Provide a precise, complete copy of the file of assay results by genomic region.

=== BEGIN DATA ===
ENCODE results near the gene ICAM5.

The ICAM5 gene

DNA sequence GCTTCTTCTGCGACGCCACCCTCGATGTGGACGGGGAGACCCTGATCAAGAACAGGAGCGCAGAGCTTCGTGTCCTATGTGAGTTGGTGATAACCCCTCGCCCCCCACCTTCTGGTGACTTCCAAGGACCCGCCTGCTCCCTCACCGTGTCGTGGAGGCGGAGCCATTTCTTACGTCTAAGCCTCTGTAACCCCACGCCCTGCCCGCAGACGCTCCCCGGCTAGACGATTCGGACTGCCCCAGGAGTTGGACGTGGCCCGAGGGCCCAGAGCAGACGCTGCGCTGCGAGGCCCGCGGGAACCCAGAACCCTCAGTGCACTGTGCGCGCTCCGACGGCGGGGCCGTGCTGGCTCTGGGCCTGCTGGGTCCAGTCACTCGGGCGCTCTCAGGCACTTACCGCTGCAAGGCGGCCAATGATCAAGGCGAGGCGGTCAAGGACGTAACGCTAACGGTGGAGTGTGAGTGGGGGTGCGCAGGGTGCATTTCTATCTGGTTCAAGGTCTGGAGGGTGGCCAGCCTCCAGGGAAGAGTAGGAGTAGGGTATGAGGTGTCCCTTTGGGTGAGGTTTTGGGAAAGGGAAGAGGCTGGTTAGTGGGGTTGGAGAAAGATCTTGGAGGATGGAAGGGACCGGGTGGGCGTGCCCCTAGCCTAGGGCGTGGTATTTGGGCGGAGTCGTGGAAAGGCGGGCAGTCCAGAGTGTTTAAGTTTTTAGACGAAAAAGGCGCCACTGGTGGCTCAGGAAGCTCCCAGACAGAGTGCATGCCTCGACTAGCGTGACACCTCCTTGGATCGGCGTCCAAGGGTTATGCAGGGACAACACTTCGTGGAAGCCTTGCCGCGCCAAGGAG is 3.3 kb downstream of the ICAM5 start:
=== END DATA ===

ENCODE results near the gene ICAM5.

The ICAM5 gene

DNA sequence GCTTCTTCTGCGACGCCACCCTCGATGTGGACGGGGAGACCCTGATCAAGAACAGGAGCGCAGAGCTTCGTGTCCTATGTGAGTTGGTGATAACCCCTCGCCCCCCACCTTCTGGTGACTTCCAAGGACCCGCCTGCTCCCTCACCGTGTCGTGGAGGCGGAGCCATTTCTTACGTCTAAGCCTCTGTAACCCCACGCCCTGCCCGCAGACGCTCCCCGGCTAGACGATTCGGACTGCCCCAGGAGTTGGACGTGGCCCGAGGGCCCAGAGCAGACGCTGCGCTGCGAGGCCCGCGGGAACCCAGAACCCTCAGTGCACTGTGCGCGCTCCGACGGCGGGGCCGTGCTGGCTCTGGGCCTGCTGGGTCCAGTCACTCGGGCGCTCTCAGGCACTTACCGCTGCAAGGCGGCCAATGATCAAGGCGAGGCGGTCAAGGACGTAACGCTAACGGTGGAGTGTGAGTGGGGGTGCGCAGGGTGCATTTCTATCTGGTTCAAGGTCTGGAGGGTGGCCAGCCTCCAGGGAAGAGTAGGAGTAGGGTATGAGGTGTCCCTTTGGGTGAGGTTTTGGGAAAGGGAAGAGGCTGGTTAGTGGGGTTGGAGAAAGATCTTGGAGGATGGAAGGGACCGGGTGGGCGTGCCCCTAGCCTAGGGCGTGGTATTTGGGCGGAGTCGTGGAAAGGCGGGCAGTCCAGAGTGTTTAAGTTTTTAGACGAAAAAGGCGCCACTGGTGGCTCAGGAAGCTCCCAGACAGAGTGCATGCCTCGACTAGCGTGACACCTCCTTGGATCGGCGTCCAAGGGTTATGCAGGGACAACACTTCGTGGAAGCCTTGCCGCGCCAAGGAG is 3.3 kb downstream of the ICAM5 start: